Death penalty “pep rally”
Attorney General Jeff Landry teamed up with Rep. Sherman Mack for a hearing on the death penalty on Tuesday that was decidedly tilted toward putting people to death. Louisiana hasn’t executed anyone since 2010, and there are serious questions about the state’s method for lethal injection. The hearing featured five hours of testimony from victims’ families and death penalty supporters, but no scheduled remarks from opponents. Neither Gov. John Bel Edwards nor Corrections Secretary Jimmy LeBlanc were invited to speak. Now, reports Greg Hilburn of the Monroe News Star, Senator Dan Claitor plans to propose a bill ending capital punishment in Louisiana, citing, among other things, the practice’s drain on the state budget:

“(The death penalty) doesn’t work, it’s not a deterrent, it’s prohibitively expensive, it cheapens life and it’s morally wrong,” Claitor said Wednesday morning in an interview with USA Today Network. “I know that there are those who disagree, and that’s why we’re having the debate. “We can’t lose sight of the victims’ families, but their feelings aren’t all the same, either. Not all families of victims have the desire to put someone to death in their loved one’s name, though many do feel that way.” There have been no executions of convicted death row inmates in Louisiana since 2010 because of the state’s inability to procure it’s preferred drug for lethal injection.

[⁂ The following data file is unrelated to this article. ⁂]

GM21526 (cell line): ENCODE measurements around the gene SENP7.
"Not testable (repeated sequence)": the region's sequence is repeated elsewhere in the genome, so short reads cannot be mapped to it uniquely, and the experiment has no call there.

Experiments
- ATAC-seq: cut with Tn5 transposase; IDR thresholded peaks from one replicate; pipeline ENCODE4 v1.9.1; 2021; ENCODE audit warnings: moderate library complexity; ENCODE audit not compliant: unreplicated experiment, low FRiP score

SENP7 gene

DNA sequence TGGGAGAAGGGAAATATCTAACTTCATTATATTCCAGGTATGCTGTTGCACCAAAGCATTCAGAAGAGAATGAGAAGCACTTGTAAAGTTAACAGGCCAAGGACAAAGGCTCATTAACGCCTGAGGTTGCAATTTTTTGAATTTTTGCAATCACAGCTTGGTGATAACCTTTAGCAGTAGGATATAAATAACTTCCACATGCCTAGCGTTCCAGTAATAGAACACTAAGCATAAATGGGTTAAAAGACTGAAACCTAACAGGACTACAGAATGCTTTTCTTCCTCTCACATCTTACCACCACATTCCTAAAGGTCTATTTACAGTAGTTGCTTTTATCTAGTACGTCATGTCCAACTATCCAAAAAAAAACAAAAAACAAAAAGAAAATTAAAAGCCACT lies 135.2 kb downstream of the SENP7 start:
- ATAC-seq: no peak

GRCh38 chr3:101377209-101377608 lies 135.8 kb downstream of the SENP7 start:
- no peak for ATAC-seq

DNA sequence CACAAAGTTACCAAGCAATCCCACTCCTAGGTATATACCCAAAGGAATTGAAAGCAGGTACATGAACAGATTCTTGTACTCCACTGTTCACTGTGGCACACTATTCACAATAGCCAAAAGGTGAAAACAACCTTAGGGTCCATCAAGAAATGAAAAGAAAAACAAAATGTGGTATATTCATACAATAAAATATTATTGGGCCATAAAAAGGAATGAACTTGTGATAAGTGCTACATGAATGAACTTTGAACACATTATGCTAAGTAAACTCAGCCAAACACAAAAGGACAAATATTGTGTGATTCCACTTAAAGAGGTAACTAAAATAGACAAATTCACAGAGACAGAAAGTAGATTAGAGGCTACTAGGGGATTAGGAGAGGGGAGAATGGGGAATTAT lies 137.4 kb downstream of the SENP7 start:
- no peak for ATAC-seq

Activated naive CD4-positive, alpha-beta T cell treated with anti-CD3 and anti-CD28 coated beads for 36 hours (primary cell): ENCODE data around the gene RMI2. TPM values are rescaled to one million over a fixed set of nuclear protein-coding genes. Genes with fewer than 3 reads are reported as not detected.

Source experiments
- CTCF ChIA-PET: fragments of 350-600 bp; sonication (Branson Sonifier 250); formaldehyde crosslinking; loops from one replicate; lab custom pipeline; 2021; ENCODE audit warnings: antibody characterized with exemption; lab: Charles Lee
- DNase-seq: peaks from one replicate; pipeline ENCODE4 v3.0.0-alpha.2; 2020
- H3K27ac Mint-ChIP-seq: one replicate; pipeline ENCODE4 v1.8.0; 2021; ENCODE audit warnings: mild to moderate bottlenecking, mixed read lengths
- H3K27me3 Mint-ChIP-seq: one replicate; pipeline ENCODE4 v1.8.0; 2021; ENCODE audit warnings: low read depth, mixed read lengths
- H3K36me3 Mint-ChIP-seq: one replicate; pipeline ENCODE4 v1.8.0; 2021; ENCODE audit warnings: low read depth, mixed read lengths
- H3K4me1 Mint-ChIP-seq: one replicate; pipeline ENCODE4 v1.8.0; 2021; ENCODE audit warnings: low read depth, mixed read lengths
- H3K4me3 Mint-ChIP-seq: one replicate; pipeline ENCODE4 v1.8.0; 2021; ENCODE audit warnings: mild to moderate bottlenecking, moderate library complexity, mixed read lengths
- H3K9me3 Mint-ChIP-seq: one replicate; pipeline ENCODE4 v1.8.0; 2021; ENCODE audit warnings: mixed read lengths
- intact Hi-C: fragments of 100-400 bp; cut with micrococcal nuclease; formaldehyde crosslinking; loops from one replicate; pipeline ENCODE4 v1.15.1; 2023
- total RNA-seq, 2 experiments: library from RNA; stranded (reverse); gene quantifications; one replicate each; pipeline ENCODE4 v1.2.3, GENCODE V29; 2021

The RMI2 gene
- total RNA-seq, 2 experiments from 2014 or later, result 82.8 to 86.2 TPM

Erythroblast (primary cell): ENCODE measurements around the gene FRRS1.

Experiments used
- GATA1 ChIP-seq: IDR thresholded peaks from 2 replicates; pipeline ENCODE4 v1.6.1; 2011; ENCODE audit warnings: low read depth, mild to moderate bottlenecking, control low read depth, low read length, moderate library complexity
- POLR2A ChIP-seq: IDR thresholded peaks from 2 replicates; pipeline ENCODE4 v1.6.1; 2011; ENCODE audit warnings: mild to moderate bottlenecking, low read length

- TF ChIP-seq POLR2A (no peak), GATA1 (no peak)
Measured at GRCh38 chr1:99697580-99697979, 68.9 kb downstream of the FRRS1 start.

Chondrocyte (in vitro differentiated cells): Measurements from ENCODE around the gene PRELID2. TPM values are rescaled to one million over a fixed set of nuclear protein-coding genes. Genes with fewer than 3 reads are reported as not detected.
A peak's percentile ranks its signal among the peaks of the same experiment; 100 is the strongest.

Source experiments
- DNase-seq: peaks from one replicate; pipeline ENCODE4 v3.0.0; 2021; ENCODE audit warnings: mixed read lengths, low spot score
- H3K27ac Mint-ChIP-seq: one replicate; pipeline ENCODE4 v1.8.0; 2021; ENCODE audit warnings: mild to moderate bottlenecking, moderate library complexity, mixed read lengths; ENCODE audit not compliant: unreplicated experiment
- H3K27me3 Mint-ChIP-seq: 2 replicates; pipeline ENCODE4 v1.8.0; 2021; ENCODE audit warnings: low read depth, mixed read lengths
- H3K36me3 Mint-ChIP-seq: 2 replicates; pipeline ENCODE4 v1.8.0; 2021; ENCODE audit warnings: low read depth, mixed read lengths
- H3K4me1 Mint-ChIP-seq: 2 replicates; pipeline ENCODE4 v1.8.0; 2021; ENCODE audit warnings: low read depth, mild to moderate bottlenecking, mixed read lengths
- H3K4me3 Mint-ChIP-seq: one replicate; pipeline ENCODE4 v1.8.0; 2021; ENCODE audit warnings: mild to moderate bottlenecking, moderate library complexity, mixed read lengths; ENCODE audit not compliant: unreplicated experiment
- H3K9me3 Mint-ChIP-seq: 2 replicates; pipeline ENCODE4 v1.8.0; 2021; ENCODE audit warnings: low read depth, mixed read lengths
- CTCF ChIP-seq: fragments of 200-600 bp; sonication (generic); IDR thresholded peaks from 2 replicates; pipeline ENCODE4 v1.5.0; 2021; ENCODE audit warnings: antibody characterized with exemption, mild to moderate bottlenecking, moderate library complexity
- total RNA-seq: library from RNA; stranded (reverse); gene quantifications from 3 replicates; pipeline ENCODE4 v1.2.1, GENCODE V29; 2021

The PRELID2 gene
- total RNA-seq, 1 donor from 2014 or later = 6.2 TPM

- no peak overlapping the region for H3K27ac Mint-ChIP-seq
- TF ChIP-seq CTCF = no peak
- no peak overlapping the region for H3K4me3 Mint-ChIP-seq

Lagniappe—crustacean edition
Yesterday was a big day in Louisiana arthropod news: the Monroe News-Star’s Greg Hilburn reports that Lieutenant Governor Billy Nungesser spared Clyde the Crawfish from a steamy demise, and NOLA.com | The Times-Picayune’s Tristan Baurick describes new findings from marine biologist Craig McClain, Executive Director of the Louisiana University Marine Consortium (LUMCON), who documented the surprising appetites of giant gulf isopods—foot-long sea insects that inhabit the gulf’s darkest depths. McClain lowered alligator carcasses and recording equipment to the gulf floor, capturing vivid images of isopods consuming alligators from the inside out, and providing rich fodder for this writer’s nightmares. LUMCON research provides important contributions to our understanding of the gulf’s unique ecosystem.


Number of the Day
$777 billion – Cuts proposed in President Trump’s budget to Medicaid and to marketplace subsidies that help people afford insurance. (Source: Center on Budget and Policy Priorities)